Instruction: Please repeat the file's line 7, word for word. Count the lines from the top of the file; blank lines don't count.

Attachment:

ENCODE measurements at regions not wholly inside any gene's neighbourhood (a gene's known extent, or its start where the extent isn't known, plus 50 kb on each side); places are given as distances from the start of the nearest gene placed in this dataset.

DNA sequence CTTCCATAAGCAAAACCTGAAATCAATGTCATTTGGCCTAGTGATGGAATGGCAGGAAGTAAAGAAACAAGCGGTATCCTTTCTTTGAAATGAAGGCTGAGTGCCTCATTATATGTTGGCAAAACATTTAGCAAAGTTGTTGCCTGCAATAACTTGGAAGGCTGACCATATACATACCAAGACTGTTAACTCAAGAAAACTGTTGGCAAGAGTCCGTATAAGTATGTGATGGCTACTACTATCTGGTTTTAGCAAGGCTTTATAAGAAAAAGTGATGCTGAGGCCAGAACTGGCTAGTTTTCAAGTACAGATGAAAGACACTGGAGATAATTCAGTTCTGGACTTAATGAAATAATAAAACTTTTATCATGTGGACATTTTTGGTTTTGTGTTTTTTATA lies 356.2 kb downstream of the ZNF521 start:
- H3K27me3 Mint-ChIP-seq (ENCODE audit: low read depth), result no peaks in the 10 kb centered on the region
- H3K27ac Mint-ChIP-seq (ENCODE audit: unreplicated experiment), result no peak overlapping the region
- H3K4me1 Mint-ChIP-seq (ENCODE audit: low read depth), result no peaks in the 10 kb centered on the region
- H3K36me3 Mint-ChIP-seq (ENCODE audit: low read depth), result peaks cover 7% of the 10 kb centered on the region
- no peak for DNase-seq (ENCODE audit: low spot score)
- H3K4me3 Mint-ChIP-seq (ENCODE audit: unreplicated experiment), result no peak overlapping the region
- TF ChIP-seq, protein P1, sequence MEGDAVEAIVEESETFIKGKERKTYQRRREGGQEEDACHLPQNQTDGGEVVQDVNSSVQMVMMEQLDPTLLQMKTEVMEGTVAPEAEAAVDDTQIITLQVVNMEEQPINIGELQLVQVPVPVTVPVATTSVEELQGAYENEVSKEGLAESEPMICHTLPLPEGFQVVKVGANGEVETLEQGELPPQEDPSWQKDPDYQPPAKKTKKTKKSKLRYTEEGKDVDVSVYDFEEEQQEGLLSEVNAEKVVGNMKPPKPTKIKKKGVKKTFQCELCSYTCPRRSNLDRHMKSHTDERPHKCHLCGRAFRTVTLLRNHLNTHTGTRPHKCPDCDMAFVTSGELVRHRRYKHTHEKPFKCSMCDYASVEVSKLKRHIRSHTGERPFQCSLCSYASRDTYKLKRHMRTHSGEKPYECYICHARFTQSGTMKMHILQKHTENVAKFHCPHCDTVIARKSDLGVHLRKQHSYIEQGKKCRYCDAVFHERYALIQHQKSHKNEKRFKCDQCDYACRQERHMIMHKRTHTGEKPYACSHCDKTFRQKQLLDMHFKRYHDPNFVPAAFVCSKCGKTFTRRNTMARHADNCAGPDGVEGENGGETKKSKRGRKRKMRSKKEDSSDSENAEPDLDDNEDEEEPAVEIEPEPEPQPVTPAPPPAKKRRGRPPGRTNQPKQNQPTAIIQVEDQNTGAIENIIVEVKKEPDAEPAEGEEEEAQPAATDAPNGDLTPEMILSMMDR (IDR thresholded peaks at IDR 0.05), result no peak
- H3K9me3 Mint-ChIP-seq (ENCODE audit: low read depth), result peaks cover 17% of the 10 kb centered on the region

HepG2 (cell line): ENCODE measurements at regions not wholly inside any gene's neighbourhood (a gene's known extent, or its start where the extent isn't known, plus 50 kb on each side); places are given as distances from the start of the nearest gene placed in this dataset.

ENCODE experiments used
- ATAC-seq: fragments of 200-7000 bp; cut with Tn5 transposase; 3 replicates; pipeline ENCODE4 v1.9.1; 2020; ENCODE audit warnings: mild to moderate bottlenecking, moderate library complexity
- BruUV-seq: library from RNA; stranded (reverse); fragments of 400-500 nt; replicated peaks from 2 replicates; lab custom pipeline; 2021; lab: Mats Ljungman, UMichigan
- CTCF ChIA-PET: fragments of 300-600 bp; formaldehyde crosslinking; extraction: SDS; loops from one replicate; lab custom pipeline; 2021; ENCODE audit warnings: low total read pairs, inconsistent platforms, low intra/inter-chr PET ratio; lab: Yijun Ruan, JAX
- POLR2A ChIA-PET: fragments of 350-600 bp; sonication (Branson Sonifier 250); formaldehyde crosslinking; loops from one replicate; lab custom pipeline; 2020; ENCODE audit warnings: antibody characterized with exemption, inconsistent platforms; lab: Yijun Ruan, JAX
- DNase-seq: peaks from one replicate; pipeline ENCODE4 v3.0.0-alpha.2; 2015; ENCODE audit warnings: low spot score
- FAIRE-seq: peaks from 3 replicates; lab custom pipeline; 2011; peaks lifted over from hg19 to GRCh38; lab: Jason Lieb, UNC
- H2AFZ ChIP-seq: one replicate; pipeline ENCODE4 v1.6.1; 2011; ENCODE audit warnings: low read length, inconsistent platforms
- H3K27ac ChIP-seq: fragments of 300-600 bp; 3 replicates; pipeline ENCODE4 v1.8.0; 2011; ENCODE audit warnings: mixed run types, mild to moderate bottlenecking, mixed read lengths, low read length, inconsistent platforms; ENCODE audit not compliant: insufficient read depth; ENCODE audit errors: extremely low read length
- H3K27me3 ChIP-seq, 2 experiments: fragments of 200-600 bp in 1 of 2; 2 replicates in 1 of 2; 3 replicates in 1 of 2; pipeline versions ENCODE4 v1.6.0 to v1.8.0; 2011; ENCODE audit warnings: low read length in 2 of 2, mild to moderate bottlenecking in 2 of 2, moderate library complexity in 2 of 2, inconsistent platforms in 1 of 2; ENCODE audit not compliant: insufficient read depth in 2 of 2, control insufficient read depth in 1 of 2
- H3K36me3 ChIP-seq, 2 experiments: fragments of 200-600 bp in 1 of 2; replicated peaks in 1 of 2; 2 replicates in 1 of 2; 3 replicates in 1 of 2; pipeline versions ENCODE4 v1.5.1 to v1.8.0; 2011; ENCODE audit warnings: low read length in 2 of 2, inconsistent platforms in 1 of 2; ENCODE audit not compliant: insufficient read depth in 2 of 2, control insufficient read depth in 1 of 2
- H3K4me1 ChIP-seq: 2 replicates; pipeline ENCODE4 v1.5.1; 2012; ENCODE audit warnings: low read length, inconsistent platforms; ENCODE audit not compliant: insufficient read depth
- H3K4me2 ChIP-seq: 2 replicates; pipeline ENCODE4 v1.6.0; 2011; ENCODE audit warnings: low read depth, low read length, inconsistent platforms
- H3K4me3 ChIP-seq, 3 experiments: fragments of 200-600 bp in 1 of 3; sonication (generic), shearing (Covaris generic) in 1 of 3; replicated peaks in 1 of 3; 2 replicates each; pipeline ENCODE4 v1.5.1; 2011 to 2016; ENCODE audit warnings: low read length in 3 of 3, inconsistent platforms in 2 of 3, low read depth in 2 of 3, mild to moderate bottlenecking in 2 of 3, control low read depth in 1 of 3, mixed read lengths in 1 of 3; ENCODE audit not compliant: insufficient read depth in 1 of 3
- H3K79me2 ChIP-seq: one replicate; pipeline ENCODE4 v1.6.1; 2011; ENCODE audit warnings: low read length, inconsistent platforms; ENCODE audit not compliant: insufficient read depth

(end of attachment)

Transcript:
- no peak for DNase-seq (ENCODE audit: low spot score)